• Not Talking About My Generation

    When I read a review of Alice Adam’s Invincible Summer that described it as a novel that attempts to define a generation, specifically GenX, I couldn’t get my hands on it fast enough. I’m all in for GenX novels, being a GenXer myself and kind of loving the zeitgeist we…

  • More Bitter than Sweet

    Tess is a twenty-two-year-old running from, I think, boredom, claiming she was reborn when she crossed the George Washington bridge. Upon arriving in New York City, Tess gets a job at one of the best restaurants in town. The kind of restaurant where “back waiters” can make $60K a year,…

  • Nothing But Writerly Shenanigans

    For a wholly different and more enthusiastic take on All the Missing Girls, I’d like to direct you to LeAnn’s review. She loved this one. I did not. A few weeks ago I expounded on my theories about mysteries whereby some are thrillingly good and literally keep you guessing while…

  • So Much Smug

    First things first, Wendy Walker’s All is Not Forgotten starts with a pretty graphic description of rape. Teenage Jenny Kramer is brutally raped for an hour outside a party in her affluent Connecticut town. When her parents get to the hospital where their daughter has been taken they are given…

  • Sticks the Landing

    Not much will keep Katie and Eric Knox from helping their fifteen-year-old achieve her Olympic gymnastics dream — not mountains of credit card debt, falling apart cars, or their younger son, maybe not even murder. Things are going swell for Katie and Eric and their coterie of gymnastic boosters, coaches,…

  • Mystery at a Northwestern Minnesota Lake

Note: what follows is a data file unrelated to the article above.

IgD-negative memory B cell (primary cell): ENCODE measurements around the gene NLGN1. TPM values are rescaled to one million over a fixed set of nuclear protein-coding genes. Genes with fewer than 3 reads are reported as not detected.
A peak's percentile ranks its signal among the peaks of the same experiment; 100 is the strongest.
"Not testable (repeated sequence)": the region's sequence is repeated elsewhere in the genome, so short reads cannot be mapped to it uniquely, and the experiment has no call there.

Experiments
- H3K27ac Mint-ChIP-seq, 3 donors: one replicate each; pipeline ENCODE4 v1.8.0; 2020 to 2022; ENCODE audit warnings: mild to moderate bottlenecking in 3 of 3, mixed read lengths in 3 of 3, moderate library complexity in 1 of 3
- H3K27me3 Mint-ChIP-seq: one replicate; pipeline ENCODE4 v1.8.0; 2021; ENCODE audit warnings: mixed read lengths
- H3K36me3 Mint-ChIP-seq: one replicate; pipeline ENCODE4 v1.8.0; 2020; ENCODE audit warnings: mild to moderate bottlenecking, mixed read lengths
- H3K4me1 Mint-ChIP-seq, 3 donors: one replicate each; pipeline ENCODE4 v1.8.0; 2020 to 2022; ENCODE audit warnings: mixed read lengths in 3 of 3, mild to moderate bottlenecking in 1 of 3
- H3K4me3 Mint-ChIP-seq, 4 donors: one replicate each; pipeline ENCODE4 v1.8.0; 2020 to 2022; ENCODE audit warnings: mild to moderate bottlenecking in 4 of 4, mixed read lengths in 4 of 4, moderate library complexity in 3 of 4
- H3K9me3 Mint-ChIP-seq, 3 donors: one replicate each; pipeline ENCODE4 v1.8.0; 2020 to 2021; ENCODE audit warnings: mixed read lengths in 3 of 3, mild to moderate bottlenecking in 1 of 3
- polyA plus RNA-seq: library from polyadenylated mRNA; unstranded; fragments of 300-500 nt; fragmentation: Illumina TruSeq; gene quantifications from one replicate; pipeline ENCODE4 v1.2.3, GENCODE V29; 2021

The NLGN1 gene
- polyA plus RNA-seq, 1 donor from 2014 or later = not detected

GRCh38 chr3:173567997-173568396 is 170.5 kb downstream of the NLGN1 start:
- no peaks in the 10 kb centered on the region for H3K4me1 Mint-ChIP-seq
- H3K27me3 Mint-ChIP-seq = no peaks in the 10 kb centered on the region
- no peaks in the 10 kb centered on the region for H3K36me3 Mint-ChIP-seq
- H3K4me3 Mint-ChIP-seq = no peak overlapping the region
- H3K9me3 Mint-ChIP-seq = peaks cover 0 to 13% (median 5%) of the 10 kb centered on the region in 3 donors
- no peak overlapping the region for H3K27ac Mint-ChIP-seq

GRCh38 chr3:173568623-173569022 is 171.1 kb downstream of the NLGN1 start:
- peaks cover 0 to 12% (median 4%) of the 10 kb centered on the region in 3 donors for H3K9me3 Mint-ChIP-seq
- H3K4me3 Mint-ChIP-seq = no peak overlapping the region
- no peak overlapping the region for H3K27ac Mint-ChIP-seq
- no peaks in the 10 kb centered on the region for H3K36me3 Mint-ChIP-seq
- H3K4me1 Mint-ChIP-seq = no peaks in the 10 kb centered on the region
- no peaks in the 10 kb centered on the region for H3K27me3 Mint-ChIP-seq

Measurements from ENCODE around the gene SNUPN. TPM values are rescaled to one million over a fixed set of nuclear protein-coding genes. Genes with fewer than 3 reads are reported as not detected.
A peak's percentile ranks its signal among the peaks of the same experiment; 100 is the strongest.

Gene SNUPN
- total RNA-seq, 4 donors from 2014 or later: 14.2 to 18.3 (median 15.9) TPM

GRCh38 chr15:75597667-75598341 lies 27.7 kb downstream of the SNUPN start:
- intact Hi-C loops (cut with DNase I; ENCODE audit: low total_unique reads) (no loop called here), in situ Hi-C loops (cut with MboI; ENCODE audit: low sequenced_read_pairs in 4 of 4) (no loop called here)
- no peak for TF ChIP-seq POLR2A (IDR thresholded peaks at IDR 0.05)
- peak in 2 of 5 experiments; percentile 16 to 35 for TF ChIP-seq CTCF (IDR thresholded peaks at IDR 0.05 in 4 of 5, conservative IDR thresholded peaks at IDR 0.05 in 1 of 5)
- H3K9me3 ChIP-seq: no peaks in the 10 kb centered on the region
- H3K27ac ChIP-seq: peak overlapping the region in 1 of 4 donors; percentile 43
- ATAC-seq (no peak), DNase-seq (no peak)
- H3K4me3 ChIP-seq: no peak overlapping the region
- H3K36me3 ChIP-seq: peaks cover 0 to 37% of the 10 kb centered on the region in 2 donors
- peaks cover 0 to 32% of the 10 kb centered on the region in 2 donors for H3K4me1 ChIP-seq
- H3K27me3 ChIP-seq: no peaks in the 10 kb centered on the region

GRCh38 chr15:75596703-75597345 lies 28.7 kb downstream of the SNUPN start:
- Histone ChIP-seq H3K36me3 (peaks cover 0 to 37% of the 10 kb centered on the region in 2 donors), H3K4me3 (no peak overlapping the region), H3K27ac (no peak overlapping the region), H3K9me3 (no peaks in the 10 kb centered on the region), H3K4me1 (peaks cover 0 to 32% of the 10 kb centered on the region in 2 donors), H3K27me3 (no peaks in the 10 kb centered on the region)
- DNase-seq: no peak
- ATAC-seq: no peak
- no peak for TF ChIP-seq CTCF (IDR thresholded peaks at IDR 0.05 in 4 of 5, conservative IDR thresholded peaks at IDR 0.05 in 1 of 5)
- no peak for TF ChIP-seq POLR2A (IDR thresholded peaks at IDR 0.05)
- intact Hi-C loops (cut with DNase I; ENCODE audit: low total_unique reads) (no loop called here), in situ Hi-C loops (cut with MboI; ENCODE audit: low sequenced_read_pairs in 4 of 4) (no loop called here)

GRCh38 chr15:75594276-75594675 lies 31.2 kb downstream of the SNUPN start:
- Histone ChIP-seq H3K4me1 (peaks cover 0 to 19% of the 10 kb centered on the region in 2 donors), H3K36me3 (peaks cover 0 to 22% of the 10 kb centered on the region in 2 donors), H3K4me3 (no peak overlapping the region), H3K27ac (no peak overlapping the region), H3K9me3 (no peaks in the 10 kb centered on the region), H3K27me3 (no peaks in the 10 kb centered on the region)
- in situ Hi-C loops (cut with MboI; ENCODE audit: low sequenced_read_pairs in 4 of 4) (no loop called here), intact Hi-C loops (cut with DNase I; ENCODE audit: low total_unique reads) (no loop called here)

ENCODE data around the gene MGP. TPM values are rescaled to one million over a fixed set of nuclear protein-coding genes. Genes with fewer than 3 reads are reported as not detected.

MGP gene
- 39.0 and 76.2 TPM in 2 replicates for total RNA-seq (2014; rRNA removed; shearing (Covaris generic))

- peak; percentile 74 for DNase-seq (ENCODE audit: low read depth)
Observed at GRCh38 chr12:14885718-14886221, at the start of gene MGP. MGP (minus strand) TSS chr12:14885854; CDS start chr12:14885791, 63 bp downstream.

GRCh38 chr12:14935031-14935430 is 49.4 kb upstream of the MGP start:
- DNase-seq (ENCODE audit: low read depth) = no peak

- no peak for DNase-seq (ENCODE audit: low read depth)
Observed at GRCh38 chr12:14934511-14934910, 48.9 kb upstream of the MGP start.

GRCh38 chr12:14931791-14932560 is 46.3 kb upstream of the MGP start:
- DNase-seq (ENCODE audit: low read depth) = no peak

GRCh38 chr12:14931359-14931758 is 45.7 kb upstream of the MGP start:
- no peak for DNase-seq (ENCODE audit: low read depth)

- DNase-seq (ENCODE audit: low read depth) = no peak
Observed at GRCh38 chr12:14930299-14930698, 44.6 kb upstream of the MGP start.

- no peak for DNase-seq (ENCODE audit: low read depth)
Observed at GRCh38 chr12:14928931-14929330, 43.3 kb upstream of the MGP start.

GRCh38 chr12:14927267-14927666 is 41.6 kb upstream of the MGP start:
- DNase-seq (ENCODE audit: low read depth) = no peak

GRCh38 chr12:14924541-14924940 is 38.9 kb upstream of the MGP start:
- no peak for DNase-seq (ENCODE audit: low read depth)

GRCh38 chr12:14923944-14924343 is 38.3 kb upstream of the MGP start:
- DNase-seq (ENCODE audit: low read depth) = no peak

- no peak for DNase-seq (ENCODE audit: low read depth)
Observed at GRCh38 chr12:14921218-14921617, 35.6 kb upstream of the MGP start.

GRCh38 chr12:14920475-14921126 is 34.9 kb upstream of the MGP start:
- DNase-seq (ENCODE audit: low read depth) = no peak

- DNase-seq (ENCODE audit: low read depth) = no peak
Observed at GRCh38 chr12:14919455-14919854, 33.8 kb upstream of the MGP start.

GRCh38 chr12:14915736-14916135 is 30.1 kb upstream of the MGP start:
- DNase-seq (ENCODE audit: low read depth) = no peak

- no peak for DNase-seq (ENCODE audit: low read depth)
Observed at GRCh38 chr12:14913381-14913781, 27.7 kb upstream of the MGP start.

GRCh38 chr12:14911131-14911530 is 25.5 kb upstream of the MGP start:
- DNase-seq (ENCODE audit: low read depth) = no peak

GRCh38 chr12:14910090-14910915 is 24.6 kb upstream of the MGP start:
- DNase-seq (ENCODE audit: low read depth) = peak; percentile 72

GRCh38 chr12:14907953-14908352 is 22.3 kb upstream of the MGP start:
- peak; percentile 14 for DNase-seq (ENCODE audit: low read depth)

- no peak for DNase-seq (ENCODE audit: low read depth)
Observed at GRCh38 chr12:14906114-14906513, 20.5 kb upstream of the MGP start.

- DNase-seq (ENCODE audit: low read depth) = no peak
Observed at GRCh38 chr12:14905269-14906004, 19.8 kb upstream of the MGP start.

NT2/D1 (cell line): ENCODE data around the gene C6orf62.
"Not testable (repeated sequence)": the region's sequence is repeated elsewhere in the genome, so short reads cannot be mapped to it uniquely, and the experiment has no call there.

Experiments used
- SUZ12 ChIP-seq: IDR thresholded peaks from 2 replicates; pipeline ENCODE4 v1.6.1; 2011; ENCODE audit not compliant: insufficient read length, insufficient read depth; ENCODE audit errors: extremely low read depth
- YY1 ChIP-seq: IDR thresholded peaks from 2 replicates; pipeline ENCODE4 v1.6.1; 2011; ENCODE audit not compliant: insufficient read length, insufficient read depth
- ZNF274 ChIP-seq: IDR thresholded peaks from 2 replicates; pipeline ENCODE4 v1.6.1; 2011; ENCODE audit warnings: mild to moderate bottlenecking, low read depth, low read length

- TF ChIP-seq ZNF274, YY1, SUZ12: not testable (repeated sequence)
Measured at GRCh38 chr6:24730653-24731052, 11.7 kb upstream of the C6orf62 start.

Lucy Evans is the last of the Evans sisters and as she’s dying she writes her life story, recalling the summer of 1935 when her younger sister Emily mysteriously disappeared at the family’s lake home in Northwestern Minnesota. Upon Lucy’s death in 1999, Justine, a single mother living in San…

  • All the Whining with None of the Story

    When the first six or seven chapters of Jennifer Close’s The Hopefuls were nothing but backstory and a comparison of how vasty superior New York was to Washington, D.C. I should have stopped reading. I didn’t and I gained nothing for having slogged through this book of aimless whining and…

  • Doing Nothing Else But Reading This Book is Cool Too

    I tend to avoid essay collections/memoirs by bloggers. This is a little strange, considering I’m an aspiring author with a blog that turned 16 years old last month. But a lot of times when I see a blogger get a book deal I shrug and think “Meh.” To be fair,…

  • Reading About Awful People

    Fern and Edgar Keating are awful people. They are spoiled, wealthy brats who meet, marry, have three children, and live a charmed life bouncing from a home in Boston to a summer home on Martha’s Vineyard, with a brief stint in awful military housing. Things are going swimmingly for them.…

  • Backstories Better Than the Plot

    There is a scene in the beginning of Cristina Henriquez’s The Book of Unknown Americans that shook me. It’s one of those scenes that makes you pause and think about what it must be like to come to America and try to operate in a country where you don’t know…